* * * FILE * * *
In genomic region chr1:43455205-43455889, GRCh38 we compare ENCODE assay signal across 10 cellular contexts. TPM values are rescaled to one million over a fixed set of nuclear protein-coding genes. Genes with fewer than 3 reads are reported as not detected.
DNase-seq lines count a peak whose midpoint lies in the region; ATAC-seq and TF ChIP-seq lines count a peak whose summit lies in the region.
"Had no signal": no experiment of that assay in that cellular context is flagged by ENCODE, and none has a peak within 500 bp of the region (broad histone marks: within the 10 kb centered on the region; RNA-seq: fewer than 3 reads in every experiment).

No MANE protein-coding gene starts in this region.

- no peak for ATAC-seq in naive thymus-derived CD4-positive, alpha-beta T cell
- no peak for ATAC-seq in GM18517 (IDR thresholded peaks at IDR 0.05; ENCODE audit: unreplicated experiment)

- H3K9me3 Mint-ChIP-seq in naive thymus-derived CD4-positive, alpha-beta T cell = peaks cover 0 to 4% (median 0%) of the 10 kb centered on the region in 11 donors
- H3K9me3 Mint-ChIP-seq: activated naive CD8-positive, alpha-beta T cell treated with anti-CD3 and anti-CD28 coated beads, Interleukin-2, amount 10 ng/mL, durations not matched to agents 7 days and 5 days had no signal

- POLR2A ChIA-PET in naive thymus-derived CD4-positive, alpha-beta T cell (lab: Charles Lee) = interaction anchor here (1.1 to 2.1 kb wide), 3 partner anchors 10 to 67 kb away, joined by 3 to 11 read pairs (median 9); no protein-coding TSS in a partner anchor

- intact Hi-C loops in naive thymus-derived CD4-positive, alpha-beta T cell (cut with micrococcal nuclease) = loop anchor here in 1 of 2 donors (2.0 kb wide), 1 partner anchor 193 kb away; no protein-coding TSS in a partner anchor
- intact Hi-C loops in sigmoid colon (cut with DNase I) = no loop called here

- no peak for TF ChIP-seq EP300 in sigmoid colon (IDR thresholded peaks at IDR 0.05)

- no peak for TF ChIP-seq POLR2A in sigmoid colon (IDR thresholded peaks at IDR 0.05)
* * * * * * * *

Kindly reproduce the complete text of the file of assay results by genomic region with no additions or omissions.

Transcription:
In genomic region chr1:43455205-43455889, GRCh38 we compare ENCODE assay signal across 10 cellular contexts. TPM values are rescaled to one million over a fixed set of nuclear protein-coding genes. Genes with fewer than 3 reads are reported as not detected.
DNase-seq lines count a peak whose midpoint lies in the region; ATAC-seq and TF ChIP-seq lines count a peak whose summit lies in the region.
"Had no signal": no experiment of that assay in that cellular context is flagged by ENCODE, and none has a peak within 500 bp of the region (broad histone marks: within the 10 kb centered on the region; RNA-seq: fewer than 3 reads in every experiment).

No MANE protein-coding gene starts in this region.

- no peak for ATAC-seq in naive thymus-derived CD4-positive, alpha-beta T cell
- no peak for ATAC-seq in GM18517 (IDR thresholded peaks at IDR 0.05; ENCODE audit: unreplicated experiment)

- H3K9me3 Mint-ChIP-seq in naive thymus-derived CD4-positive, alpha-beta T cell = peaks cover 0 to 4% (median 0%) of the 10 kb centered on the region in 11 donors
- H3K9me3 Mint-ChIP-seq: activated naive CD8-positive, alpha-beta T cell treated with anti-CD3 and anti-CD28 coated beads, Interleukin-2, amount 10 ng/mL, durations not matched to agents 7 days and 5 days had no signal

- POLR2A ChIA-PET in naive thymus-derived CD4-positive, alpha-beta T cell (lab: Charles Lee) = interaction anchor here (1.1 to 2.1 kb wide), 3 partner anchors 10 to 67 kb away, joined by 3 to 11 read pairs (median 9); no protein-coding TSS in a partner anchor

- intact Hi-C loops in naive thymus-derived CD4-positive, alpha-beta T cell (cut with micrococcal nuclease) = loop anchor here in 1 of 2 donors (2.0 kb wide), 1 partner anchor 193 kb away; no protein-coding TSS in a partner anchor
- intact Hi-C loops in sigmoid colon (cut with DNase I) = no loop called here

- no peak for TF ChIP-seq EP300 in sigmoid colon (IDR thresholded peaks at IDR 0.05)

- no peak for TF ChIP-seq POLR2A in sigmoid colon (IDR thresholded peaks at IDR 0.05)